Posts Tagged 'Montrose Historical Society'

Property Taxes and the Marylawn property in South Orange

marylawnThe town of South Orange plans to put the Marylawn property on the tax rolls.

Marylawn of the Oranges Academy, 445 Scotland Road, closed in 2013 after operating as a private Catholic school for girls. The property is owned by the Sisters of Charity of St. Elizabeth and includes the school building and the Graves mansion, built in 1900.

The property is no longer being used for a religious school, so the trustees believe it should lose its tax-exempt status.  The property owners, the Sisters of Charity may be more motivated to sell the property once it is subject to property taxes.

Seton Hall University made an offer in March on the property but the proposal was withdrawn for a number of reasons.  After discovering that the property would not be purchased for use by another tax-exempt party, village officials put collecting property taxes on the table.

On one hand, the sisters are seeking a non-conforming use such as a developer who could build fairly large multi-unit building(s).  On the other, the Montrose Historical Society is hoping a developer will update and ‘save’ the historical property.  The town is in the middle and is hoping for a developer who could fit 5 to 7 single family buildings on the property that would be a conforming use (not require re-zoning).  For more details see the alternative press link.  For more background see my previous post from 2013.

Marylawn of the Oranges saga – To be continued


There was an eagerly anticipated meeting at South Orange townhall on wednesday evening.  A packed house watched a special commission preside over a discussion about the ongoing Marylawn of Oranges drama between the interested parties.  The Sisters of Christian Charity (Marylawn) applied for a demolition permit awhile back for the convent building on their property and then sued the town after a lengthy delay alleging the town has interfered in the demolition and made the sale of the property more difficult.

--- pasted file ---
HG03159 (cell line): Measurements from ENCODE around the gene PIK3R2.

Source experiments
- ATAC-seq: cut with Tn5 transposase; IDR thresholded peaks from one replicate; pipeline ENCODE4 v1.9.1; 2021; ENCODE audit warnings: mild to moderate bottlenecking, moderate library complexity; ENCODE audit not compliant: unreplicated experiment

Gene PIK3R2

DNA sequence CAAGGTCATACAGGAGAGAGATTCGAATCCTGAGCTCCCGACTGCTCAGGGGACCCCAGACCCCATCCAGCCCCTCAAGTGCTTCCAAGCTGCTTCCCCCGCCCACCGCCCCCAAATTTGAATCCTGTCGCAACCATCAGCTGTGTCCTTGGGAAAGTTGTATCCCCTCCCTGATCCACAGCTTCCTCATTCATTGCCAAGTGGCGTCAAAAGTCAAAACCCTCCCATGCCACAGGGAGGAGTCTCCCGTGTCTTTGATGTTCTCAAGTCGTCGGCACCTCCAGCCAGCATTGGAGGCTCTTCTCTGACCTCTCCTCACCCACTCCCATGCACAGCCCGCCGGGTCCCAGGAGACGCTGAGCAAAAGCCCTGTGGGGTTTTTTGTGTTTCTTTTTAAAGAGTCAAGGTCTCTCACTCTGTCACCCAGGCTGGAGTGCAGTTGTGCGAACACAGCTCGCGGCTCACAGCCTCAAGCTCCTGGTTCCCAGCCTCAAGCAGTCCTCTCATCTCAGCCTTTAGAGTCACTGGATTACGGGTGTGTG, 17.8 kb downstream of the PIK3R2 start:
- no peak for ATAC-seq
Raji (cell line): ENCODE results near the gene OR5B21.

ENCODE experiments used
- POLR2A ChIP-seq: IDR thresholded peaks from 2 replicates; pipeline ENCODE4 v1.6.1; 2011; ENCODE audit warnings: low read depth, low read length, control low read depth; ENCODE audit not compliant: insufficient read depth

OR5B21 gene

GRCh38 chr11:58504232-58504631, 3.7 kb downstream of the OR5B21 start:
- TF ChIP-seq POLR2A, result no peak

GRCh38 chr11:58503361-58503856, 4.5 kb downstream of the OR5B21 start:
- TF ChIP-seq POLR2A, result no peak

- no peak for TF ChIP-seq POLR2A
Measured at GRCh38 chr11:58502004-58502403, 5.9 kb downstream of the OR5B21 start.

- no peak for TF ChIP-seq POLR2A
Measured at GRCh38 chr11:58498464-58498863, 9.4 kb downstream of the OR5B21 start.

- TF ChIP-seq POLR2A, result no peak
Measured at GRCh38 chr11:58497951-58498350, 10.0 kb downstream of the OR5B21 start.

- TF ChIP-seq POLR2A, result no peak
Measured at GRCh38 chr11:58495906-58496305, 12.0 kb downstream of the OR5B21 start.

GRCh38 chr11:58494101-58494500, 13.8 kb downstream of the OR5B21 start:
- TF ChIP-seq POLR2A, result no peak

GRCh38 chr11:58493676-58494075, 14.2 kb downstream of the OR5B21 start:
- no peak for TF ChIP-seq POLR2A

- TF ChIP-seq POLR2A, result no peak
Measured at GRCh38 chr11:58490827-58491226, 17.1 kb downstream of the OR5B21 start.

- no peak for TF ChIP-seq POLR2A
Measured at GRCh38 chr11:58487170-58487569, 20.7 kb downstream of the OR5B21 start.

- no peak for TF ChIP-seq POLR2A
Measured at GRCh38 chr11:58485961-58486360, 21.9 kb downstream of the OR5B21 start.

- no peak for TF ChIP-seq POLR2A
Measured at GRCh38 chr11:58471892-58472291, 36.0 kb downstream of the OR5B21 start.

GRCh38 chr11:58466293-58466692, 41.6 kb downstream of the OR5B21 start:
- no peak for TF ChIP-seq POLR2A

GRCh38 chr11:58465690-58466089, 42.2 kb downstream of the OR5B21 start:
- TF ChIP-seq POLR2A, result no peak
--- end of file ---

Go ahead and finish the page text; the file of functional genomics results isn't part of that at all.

The attorney for Marylawn/The Sisters’ presented three ‘witnesses’ for their case.  They were cross-examined by attorney Janine Bauer who represented a group of objectors that appeared to be spearheaded by the Montrose Historical Society.

Sister Joan Repka, who represented the Sisters of Christian Charity claimed that it was never their intent to demolish the building, but that financial pressures have brought them to this brink, especially since the school closed.

On this blog, I usually make an effort to be as objective as I can and not overly opinionated.  That being said, real estate broker, Tom Cupo was the second witness and explained how he marketed the Sisters’ property.  In my humble opinion he made a number of remarks that showed his utter contempt and lack of knowledge about South Orange and home values here.  He also showed his lack of ‘advocacy’ to the Sisters by stating that they didn’t feel it was necessary to list it on the MLS and he preferred to only use other avenues such as Loopnet, Newspaper ads and his network of developers.  Listing the property on the MLS in several capacities (residential, commercial, land…) would have exposed it to a much larger clientele than just the developers who ended up backing out of plans to build (100-unit and more) residential buildings.

Some of Cupo’s remarks included ‘nobody from places like Livingston or Montclair’ would want to move to South Orange.  Well I’ve actually sold homes to people in South Orange and Maplewood who came from Montclair.  He also referred to the Montrose neighborhood as Melrose.

There was another (in my opinion) more reasoned witness who was an expert on ‘historical neighborhoods.’  There was also discussion of the appraisal values and offer values (numbers).

As the issues were not all presented and I suspect Bauer will have more to say on behalf of the town’s residents, the situation is “TO BE CONTINUED” on August 14.  I am very much looking forward to a just conclusion to this.  I believe the Sisters should be able to sell their property and get out of their sticky situation in a fair way but also that the town and its’ residents have a right to weigh in on what type of use for this large and critically located property is ‘highest and best.’